Featured Articles

AMD sheds light on stacked DRAM APUs

AMD sheds light on stacked DRAM APUs

AMD is fast tracking stacked DRAM deployment and a new presentation leaked by the company  points to APUs with stacked DRAM,…

More...
Nvidia officially launches the 8-inch Shield Tablet

Nvidia officially launches the 8-inch Shield Tablet

As expected and reported earlier, Nvidia has now officially announced its newest Shield device, the new 8-inch Shield Tablet. While the…

More...
Intel launches new mobile Haswell and Bay Trail parts

Intel launches new mobile Haswell and Bay Trail parts

Intel has introduced seven new Haswell mobile parts and four Bay Trail SoC chips, but most of them are merely clock…

More...
Aerocool Dead Silence reviewed

Aerocool Dead Silence reviewed

Aerocool is well known for its gamer cases with aggressive styling. However, the Dead Silence chassis offers consumers a new choice,…

More...
AMD A8-7600 Kaveri APU reviewed

AMD A8-7600 Kaveri APU reviewed

Today we'll take a closer look at AMD's A8-7600 APU Kaveri APU, more specifically we'll examine the GPU performance you can…

More...
Frontpage Slideshow | Copyright © 2006-2010 orks, a business unit of Nuevvo Webware Ltd.
Wednesday, 29 August 2012 11:31

Europe admits its unhealthy dependence on Microsoft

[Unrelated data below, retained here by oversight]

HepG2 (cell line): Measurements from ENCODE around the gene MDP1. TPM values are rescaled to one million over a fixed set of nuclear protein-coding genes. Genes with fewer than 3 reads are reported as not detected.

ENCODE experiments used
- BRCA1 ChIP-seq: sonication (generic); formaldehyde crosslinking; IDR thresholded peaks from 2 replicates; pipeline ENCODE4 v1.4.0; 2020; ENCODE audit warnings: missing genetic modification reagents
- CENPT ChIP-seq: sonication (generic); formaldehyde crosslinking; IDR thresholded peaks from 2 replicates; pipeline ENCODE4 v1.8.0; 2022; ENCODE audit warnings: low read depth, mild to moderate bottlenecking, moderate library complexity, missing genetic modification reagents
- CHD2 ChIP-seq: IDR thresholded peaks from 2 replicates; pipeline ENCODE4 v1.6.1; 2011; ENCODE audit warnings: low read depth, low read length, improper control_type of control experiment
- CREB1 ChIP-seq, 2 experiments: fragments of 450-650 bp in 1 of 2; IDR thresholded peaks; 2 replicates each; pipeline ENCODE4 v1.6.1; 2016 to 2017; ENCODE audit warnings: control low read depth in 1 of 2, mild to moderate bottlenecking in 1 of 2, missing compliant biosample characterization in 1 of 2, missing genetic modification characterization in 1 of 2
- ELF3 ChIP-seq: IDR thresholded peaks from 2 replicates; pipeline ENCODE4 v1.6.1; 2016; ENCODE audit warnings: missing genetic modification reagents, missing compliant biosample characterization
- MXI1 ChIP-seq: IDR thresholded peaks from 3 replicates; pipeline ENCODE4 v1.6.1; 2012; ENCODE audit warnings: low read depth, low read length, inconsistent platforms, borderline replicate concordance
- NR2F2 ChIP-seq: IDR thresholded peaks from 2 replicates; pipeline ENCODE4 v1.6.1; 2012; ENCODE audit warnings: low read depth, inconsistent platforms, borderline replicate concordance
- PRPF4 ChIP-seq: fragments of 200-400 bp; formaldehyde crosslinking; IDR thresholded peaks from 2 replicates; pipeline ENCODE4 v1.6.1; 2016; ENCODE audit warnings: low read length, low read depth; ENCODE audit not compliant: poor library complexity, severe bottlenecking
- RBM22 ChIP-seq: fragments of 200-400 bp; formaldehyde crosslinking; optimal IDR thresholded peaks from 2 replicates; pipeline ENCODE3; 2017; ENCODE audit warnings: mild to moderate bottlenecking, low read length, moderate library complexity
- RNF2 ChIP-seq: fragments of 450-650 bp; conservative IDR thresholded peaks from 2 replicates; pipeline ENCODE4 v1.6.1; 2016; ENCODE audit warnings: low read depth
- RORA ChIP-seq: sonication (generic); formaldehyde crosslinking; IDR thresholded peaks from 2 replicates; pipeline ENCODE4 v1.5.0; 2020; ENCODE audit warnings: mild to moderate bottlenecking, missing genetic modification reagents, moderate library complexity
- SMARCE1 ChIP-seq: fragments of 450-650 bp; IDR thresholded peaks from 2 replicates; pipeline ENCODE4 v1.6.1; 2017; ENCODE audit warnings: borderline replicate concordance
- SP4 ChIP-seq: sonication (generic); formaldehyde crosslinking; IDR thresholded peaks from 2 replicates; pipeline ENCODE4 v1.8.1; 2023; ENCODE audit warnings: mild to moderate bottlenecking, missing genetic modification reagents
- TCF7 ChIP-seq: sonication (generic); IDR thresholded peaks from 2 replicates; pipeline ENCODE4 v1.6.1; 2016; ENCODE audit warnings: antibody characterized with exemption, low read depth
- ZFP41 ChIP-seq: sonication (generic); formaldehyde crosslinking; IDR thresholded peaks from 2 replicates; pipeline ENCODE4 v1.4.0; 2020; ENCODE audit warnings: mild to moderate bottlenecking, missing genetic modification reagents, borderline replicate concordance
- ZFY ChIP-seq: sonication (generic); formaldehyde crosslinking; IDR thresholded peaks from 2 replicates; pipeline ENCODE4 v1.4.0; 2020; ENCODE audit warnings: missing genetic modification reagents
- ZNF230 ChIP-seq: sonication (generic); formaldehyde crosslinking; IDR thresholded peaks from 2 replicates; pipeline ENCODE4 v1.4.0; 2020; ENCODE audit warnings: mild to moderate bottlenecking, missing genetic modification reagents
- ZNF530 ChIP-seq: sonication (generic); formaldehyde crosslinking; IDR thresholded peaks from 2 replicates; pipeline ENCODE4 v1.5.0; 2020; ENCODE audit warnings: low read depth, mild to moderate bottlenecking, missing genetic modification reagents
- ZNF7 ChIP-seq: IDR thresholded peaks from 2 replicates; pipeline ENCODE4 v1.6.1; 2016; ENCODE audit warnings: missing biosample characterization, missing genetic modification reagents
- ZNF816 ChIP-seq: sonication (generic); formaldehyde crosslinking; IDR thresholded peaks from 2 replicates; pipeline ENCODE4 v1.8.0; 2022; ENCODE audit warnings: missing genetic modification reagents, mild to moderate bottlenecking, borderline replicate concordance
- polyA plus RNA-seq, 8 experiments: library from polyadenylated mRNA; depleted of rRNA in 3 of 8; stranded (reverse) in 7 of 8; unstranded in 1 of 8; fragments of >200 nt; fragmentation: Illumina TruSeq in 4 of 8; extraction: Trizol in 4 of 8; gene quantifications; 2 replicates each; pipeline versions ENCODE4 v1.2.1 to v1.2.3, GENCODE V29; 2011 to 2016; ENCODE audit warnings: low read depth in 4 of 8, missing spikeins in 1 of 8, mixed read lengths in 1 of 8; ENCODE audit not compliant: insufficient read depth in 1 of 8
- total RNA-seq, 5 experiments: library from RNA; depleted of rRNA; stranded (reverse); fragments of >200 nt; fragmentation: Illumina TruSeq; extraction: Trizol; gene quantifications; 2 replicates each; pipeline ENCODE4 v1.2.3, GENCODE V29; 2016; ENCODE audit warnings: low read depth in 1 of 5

Written by Nick Farrell



Commission kept doing backroom deals

The European Commission has admitted that for 20 years it had an unhealthy dependence on Microsoft software.

Apparently it realised the problem in 2003 and vowed to do something about it, but in the end Redmond came back with offers it could not refuse. According to documents shown to Computer Weekly the European Commission's Directorate-General for Informatics was convinced by Redmond that the only way to reduce its dependence on Microsoft was to buy more Microsoft software.

It is not clear how this would work, but the Commission said it would buy Microsoft products in secret, without any competitive tendering, while promoting the use of competing open source software. This would create a situation where Open Source Software (OSS) - may emerge as viable alternative because the Commission is actively promoting it.

Last year the Commission's Information Resources Managers for Infrastructure upgraded to a Microsoft suite based on Windows 7 and Office 2010 in a backroom deal and so far open source companies did not get a look in.

More here

Nick Farrell

E-mail: This e-mail address is being protected from spambots. You need JavaScript enabled to view it
blog comments powered by Disqus

 

Facebook activity

Latest Commented Articles

Recent Comments